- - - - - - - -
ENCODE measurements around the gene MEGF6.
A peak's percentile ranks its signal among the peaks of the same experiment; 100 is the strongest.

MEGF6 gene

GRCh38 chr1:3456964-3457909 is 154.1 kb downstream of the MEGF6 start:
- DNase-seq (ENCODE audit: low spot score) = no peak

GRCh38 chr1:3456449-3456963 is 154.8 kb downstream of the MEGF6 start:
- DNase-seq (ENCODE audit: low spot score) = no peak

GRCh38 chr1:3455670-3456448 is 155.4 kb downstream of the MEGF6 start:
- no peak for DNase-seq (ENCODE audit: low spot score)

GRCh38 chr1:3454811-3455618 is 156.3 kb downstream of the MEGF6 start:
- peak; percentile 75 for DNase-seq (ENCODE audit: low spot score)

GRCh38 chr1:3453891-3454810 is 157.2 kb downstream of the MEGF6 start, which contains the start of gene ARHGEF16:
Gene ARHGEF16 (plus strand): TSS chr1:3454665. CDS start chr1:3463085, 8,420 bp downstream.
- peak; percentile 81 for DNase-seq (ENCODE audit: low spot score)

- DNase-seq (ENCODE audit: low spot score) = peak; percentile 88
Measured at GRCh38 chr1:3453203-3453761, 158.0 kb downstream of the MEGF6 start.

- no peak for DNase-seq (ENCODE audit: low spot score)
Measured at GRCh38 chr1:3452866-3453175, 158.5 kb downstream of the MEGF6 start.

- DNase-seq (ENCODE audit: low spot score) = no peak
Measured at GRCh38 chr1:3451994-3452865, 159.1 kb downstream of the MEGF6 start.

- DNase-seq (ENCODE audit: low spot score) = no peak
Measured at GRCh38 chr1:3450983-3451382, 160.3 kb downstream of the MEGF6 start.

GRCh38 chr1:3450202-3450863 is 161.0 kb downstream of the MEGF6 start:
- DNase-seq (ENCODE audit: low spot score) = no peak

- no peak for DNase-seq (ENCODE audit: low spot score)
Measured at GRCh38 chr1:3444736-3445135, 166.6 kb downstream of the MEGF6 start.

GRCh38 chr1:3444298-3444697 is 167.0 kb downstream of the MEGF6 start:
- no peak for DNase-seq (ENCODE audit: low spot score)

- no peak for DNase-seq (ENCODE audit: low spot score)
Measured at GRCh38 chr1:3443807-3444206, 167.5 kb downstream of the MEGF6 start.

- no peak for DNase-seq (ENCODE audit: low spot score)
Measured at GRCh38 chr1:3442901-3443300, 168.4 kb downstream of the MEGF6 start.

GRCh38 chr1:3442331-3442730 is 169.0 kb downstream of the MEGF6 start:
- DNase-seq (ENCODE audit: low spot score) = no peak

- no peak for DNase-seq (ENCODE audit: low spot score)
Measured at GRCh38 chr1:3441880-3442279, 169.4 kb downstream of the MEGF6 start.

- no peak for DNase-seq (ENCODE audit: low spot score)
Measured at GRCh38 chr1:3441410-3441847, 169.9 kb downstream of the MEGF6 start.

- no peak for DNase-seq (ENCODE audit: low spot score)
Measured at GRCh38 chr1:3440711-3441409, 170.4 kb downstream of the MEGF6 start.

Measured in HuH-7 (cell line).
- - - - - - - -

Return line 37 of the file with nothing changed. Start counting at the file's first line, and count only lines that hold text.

- no peak for DNase-seq (ENCODE audit: low spot score)